I would like to say that I don't see non Jews as 2nd class, but I do think that the orthodox rabbis who want to be in control of the noahide nation and they are acting as gate keepers absolutely are setting up a situation of 2 classes of people.

Non Jews are encouraged to become Jews when they are interested in Torah and Judaism because they can become noahides.

I do accept that I am a part of the Jewish people and part of the covenant. I think those who are interested in Judaism should be a part of a Jewish community and learn from Jewish people about Judaism and then make a choice.

To be a part of a Jewish community, have Jewish friends, be a part of learning is how you go about this path.

I don't believe being part of the noahide nation and learning from orthodox rabbis who seem to want to keep folks out and act as gatekeepers.

This to me is setting up a 2 tiered system and saying you are good enough to be a noahide but you don't need to be Jewish.

Noahides are outside of Judaism in my view because they are not Jewish. The Torah does belong to the Jewish people and Noahides are not Jewish.

The Christians have taken part of our Hebrew Scriptures and added the New Testament and have their book.

The Noahides can do the same. If they want to have a Jewish understanding then come into the Jewish fold.

Honestly the Noahides need to make their way and decide how to be. Do they really want Orthodox rabbis to decide for them how to be noahide?
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PostSubject: Re: Jewishness is a State of Being   Tue May 29, 2012 9:37 pm

I really am not "preaching" Noahidism but merely defending it because I live it. Just like you would defend your affiliation if its validity came to question. I much rather have conversations about Torah, Mishneh Torah,Midrash, Talmud or a recipe exchange. I gave you our website that is sponsored, written, supported, guided etc. by Orthodox, Charedi,Modern Jewish Rabbis, and their proof of scriptures. It would be different if it were goyim website but it is Jewish. If you cannot accept that than that is your right, if you chose an article written with an opinion and no proof than that is your right. There is a Rabbinic approach called the elements of debate when it comes to Talmudic discussions. The article you gave me has none...simply one man's opinion. My husband and I are taking our time, Noahidism is a bridge, we cannot live like idolitors and we cannot call ourselves Jews. There are issues that I am not sure of within Orthodoxy but it is what we best can relate to. I am in a state where I can grow, peel off layers and layers of years of christianity. I am grateful that there is a bridge where I can "defrag" my life. I love Judaism, I love the Sages, I love the Torah...I love when I study they come alive.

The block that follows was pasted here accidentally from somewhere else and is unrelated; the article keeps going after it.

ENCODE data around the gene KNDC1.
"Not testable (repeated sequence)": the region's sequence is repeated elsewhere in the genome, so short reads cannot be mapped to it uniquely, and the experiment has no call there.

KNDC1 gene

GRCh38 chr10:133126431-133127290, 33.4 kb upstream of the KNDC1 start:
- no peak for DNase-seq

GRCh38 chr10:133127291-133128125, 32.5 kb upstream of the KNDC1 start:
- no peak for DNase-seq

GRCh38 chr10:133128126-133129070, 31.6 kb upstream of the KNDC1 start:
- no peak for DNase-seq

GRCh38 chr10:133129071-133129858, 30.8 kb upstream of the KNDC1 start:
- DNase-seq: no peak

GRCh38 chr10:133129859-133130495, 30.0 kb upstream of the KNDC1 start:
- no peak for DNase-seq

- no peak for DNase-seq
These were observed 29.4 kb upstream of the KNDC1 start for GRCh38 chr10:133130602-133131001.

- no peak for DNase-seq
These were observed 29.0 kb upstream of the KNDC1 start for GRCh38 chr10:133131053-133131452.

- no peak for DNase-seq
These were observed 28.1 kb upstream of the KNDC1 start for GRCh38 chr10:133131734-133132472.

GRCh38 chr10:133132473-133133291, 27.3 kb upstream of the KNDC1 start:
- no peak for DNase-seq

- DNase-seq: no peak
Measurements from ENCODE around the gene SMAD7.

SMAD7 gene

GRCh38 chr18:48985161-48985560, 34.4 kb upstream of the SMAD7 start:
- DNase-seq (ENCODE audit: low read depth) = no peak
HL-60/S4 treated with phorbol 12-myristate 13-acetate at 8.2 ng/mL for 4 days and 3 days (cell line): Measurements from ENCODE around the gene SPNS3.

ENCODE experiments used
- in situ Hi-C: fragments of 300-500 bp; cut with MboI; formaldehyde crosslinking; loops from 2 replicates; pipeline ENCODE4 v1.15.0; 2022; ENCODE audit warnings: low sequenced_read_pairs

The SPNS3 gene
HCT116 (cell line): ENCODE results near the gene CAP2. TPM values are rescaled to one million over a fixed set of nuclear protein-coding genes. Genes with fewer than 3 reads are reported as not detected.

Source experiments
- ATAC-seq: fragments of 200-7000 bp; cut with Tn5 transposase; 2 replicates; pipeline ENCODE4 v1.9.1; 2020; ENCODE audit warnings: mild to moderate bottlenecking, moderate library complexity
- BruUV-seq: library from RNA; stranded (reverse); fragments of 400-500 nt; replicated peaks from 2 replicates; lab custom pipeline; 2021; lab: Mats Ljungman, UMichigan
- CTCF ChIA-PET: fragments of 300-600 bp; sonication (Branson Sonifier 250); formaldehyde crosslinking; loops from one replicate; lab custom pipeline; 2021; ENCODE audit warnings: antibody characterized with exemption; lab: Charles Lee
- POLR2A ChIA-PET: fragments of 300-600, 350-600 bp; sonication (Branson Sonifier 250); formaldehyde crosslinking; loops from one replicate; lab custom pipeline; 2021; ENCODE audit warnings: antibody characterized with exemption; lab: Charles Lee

As far as the Rabbi here, I did not ignore him...I asked him many questions. I think I will have to revisit that thread to make sure I didn't ignore him. I have good communications with my own Rabbi's now, before I felt intimidated. I am one to keep quiet or withdrawn, but since I started classes I am more open. They go out of the way to make sure I am comfortable in asking questions and if not to email them.
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tamar

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PostSubject: Re: Jewishness is a State of Being   Tue May 29, 2012 10:01 pm

Bee I am not trying to prove anything. Judaism has more then one opinion. Your site was a noahide nation site, not a Jewish site.

http://noahidenations.com/